NTIA's IANA Notice contains hidden joke. Or something.

Friday the Commerce Department released a “Further Notice of Inquiry” on the important contract between itself and ICANN, known as the IANA contract. The NTIA approach to the IANA contract is a bizarre mixture of sober, reasonable statements and the utterly insane. Of course it's more fun to write about the crazy stuff before launching into a step by step analysis of the whole proceeding, so let's start with the interesting stuff. A later blog post will go into more detail.

There was much discussion in the public comments of the need to separate the IANA from ICANN's policy development process. The IANA is supposed to be a neutral implementer of established policies. ICANN is the wonderful multi-stakeholder mess that develops the policy. The NTIA says it agrees with the need to separate them. Its draft suggestions for the new IANA contract requires that “all staff dedicated to executing the IANA functions remain separate and removed from any policy development that occurs related to the performance of the IANA functions.” Very good. The NTIA understands what needs to be done.

But wait. On page 13 the NTIA says that it supports commenters’ views that it is “critical that the introduction of individual new gTLDs reflects community consensus among relevant stakeholders and is in the global public interest.” And so “the Draft [IANA contract] includes, in paragraph C.2.2.1.3.2, a requirement that delegation requests for new gTLDs include documentation demonstrating how the string proposed reflects consensus among relevant stakeholders and is supportive of the global public interest.”

So it appears that NTIA is trying to regulate what new TLDs get approved by modifying the IANA contract to give the IANA final say over policy. This is downright crazy. Bonkers. Please, NTIA, tell us this is a joke, a little aside snuck in there to see if anyone is paying attention?

For those of you who are unaware of what a revolutionary change this might be, the IANA administers the authoritative root zone. ICANN is supposed to be the place where we fight and lobby and deliberate about what policies allow what new TLDs to enter the root. A Board vote approving a domain based on those policies is supposed to be the decisive factor in implementing a new domain. The IANA is just supposed to execute ICANN Board decisions about what TLDs are approved. IANA, which is composed of technicians who understand DNS and BIND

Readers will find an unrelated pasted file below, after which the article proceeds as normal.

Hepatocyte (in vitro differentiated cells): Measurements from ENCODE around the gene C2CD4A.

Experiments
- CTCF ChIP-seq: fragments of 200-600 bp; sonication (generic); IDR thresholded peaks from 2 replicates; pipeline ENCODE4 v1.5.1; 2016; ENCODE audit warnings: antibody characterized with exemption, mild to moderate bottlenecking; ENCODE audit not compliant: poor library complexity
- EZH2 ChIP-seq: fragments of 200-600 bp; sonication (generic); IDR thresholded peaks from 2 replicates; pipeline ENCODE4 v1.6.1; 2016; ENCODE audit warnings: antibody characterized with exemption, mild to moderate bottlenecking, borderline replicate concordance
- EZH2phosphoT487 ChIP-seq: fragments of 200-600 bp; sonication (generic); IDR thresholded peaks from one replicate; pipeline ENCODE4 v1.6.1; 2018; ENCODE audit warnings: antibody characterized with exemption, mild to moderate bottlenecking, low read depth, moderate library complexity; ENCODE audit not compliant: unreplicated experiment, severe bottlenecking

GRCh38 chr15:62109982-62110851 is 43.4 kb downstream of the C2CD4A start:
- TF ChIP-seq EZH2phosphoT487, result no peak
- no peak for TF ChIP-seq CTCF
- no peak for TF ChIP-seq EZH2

well enough to make root zone entries in a secure and mistake-free
manner, is just supposed to put it in the DNS root. IANA staff are in no position to make a judgment as to whether “consensus” exists on a specific TLD, much less whether it is in “the global public interest.” Moreover, there is no established policy that TLDs meet some vague, undefined “public interest” standard.

Why is NTIA trying to make IANA the final arbiter of what TLDs serve the public interest? Doesn't this put IANA in the ultimate policy making position?

In effect, NTIA is telling TLD applicants that have already paid a quarter of a million dollars in application fees, gone through a hellish vetting and approval process, made it through any number of possible objections, and obtained a Board vote approving their domain, that their ultimate fate depends on whether some functionary hired by IANA likes them? This not only subjects them to massive new uncertainties, but it completely emasculates the ICANN Board vote approving the domain. Surely, the NTIA can't be serious about this. It's gotta be a joke. <nervous laugh> Yeah, it was a good one, Larry. Now we respectfully suggest that NTIA remove this joke/typo/momentary insanity from its FNOI and repost a new one, so we can get down to business.

One comment

  1. Anonymous

    Remember the history of ICANN and IANA. They were initially dealing with a small amount of domains on the Internet. DNS domains were purchased from the InterNIC, and were expensive. Of course over time, slowly rules were relaxed so profit can be made. It's just a normal course of selling out. Usually, because those who are in control want the money, or want their friends to have the money.
    Look at the .US domain. Initially Jon Postel had grand visions of a domain system “by the people, for the people”. When that didn't work, it got taken back and now Ultra-DNS practically owns it. Why? Money. Look at the board of directors of Ultra-DNS (Neustar). A bunch of government bigwigs that moved from the public sector to the private sector, to make big bucks.